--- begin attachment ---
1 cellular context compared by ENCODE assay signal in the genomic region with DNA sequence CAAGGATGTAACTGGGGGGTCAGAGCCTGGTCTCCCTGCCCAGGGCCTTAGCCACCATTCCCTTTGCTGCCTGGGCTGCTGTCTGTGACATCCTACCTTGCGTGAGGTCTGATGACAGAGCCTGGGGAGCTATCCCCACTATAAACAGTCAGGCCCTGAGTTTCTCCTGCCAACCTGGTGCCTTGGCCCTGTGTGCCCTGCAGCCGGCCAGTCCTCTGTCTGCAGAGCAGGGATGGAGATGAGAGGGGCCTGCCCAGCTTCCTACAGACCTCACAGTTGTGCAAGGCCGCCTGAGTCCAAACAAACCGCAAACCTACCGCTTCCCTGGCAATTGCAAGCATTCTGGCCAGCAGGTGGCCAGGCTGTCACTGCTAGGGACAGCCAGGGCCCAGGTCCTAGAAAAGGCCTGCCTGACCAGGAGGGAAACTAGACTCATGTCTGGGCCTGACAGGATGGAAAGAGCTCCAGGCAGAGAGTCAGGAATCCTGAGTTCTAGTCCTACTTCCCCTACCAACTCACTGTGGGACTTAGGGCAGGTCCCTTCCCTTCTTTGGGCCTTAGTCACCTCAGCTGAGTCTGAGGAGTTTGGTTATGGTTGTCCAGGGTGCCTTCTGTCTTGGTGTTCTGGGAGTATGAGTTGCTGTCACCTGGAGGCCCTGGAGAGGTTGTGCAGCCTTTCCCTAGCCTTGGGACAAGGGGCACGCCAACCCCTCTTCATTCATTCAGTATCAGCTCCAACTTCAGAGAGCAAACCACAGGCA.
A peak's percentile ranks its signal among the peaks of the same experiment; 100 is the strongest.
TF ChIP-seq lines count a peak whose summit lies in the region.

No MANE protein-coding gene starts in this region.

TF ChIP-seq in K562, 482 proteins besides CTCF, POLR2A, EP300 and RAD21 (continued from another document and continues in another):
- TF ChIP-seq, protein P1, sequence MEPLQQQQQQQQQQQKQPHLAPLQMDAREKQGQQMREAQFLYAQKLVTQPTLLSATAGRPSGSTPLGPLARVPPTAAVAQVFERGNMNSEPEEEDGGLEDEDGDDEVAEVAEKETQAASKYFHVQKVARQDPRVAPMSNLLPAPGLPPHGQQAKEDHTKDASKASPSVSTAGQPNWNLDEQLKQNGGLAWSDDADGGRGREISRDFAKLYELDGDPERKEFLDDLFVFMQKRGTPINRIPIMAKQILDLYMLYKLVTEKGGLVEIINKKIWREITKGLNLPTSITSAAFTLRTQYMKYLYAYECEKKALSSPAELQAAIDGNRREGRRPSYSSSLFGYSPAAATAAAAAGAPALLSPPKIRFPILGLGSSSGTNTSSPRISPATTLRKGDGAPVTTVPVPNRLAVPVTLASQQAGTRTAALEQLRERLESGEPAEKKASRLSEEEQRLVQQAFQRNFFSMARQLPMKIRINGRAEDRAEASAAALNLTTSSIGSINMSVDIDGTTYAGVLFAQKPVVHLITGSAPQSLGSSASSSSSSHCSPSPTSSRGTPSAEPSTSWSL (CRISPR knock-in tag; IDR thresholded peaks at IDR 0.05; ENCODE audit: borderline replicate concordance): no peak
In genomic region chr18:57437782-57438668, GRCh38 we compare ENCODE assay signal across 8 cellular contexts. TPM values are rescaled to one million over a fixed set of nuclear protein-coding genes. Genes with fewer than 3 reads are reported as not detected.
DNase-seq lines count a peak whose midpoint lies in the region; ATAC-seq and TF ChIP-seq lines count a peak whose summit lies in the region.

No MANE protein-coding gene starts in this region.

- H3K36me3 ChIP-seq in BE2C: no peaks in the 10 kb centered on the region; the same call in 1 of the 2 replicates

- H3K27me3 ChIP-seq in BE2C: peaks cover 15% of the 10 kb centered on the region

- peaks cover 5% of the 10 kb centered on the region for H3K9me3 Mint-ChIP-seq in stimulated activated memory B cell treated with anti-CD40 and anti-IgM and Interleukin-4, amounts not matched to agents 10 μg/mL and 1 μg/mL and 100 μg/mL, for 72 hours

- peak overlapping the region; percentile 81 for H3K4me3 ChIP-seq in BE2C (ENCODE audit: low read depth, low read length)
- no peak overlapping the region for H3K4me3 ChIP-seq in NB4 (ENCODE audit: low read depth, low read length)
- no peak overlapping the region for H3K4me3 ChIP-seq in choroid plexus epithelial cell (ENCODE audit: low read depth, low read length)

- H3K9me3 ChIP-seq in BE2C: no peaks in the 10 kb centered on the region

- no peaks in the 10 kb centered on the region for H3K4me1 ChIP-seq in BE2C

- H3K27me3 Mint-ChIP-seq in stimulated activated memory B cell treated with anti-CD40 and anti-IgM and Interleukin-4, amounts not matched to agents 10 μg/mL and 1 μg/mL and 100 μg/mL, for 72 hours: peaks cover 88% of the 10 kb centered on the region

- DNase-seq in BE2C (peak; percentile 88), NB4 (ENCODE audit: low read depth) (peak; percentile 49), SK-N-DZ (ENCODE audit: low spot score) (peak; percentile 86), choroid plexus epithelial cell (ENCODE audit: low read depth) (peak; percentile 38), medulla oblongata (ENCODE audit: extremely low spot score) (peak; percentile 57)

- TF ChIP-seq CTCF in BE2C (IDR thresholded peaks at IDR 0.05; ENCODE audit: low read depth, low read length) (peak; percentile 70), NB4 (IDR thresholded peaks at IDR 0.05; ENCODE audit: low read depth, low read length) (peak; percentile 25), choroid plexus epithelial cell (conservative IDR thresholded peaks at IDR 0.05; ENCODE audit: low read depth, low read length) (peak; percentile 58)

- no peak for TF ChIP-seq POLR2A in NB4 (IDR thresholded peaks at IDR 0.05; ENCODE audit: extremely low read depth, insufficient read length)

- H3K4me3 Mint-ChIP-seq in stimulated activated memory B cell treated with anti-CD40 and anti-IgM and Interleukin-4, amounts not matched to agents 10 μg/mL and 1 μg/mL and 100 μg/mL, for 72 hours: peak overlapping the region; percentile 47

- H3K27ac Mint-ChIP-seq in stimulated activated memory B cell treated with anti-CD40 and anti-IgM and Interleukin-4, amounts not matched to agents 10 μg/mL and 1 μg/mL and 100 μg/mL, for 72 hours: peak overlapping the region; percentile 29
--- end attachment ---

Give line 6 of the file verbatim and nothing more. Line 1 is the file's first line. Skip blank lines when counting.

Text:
- TF ChIP-seq, protein P1, sequence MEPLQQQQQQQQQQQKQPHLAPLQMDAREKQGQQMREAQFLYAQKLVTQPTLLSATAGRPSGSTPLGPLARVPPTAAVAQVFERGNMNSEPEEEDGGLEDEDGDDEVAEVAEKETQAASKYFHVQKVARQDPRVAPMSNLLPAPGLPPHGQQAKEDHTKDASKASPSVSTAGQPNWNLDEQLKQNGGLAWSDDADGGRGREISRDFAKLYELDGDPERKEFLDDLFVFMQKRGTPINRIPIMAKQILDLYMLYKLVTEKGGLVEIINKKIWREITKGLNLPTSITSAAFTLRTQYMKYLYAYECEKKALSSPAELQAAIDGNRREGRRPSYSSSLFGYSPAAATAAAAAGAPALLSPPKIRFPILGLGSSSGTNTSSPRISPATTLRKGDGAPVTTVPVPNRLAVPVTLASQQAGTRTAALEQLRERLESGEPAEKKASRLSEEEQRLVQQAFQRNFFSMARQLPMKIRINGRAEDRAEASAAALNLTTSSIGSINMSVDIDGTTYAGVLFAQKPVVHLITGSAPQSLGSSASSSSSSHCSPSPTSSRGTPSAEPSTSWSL (CRISPR knock-in tag; IDR thresholded peaks at IDR 0.05; ENCODE audit: borderline replicate concordance): no peak